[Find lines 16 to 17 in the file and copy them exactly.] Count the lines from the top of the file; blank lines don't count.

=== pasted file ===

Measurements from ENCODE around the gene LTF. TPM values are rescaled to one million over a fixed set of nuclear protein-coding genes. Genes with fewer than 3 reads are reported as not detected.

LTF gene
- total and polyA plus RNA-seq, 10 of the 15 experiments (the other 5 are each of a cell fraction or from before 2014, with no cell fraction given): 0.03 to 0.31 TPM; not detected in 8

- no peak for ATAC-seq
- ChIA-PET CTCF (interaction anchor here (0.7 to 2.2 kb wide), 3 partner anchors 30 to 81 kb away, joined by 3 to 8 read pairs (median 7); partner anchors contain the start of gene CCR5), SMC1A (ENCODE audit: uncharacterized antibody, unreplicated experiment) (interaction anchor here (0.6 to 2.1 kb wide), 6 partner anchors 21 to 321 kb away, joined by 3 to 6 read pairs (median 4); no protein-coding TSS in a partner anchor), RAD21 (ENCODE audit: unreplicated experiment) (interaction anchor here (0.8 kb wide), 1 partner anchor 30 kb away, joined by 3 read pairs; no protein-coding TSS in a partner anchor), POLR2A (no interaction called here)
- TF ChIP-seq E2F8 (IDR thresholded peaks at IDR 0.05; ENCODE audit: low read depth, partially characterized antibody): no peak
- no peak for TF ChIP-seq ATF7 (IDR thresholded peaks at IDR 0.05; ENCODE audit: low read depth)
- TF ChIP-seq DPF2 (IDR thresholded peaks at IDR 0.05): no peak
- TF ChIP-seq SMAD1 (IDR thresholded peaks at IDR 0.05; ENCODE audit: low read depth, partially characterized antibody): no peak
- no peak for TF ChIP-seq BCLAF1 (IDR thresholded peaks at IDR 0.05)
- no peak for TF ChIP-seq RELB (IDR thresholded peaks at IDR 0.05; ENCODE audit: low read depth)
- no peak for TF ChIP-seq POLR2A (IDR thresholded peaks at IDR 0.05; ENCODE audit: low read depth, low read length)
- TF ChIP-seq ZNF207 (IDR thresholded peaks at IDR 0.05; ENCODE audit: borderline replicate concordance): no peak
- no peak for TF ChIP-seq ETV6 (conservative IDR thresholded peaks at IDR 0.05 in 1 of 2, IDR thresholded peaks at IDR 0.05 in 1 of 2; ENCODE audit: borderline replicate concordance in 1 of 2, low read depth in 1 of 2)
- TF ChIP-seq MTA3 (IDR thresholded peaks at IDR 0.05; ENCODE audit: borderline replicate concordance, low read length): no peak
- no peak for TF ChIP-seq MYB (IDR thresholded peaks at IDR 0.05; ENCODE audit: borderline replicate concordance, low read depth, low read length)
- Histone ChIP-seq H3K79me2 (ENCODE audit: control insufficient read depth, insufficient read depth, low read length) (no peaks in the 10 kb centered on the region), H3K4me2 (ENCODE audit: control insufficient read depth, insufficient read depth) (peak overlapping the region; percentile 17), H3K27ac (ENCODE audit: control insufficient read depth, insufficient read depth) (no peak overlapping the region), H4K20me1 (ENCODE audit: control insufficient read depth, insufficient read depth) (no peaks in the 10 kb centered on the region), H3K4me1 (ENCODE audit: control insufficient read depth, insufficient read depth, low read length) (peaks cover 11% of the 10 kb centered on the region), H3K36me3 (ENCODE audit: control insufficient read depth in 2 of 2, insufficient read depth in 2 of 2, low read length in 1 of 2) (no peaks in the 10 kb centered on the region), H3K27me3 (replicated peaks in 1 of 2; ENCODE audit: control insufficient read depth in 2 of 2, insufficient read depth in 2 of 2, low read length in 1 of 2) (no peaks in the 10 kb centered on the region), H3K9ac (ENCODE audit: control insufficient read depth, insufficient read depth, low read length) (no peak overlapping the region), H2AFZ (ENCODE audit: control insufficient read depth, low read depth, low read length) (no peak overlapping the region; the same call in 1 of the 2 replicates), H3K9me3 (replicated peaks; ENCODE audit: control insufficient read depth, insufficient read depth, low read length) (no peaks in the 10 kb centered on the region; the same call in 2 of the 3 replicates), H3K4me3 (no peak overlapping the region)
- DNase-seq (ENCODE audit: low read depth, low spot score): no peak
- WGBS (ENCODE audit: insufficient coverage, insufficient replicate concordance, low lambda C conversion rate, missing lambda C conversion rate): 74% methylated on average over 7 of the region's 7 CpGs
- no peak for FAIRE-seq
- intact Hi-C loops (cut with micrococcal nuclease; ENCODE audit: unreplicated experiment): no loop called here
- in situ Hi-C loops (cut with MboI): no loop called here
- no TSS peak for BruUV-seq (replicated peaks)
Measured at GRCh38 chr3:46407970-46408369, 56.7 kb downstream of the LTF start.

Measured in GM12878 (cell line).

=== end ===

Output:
- no peak for TF ChIP-seq MYB (IDR thresholded peaks at IDR 0.05; ENCODE audit: borderline replicate concordance, low read depth, low read length)
- Histone ChIP-seq H3K79me2 (ENCODE audit: control insufficient read depth, insufficient read depth, low read length) (no peaks in the 10 kb centered on the region), H3K4me2 (ENCODE audit: control insufficient read depth, insufficient read depth) (peak overlapping the region; percentile 17), H3K27ac (ENCODE audit: control insufficient read depth, insufficient read depth) (no peak overlapping the region), H4K20me1 (ENCODE audit: control insufficient read depth, insufficient read depth) (no peaks in the 10 kb centered on the region), H3K4me1 (ENCODE audit: control insufficient read depth, insufficient read depth, low read length) (peaks cover 11% of the 10 kb centered on the region), H3K36me3 (ENCODE audit: control insufficient read depth in 2 of 2, insufficient read depth in 2 of 2, low read length in 1 of 2) (no peaks in the 10 kb centered on the region), H3K27me3 (replicated peaks in 1 of 2; ENCODE audit: control insufficient read depth in 2 of 2, insufficient read depth in 2 of 2, low read length in 1 of 2) (no peaks in the 10 kb centered on the region), H3K9ac (ENCODE audit: control insufficient read depth, insufficient read depth, low read length) (no peak overlapping the region), H2AFZ (ENCODE audit: control insufficient read depth, low read depth, low read length) (no peak overlapping the region; the same call in 1 of the 2 replicates), H3K9me3 (replicated peaks; ENCODE audit: control insufficient read depth, insufficient read depth, low read length) (no peaks in the 10 kb centered on the region; the same call in 2 of the 3 replicates), H3K4me3 (no peak overlapping the region)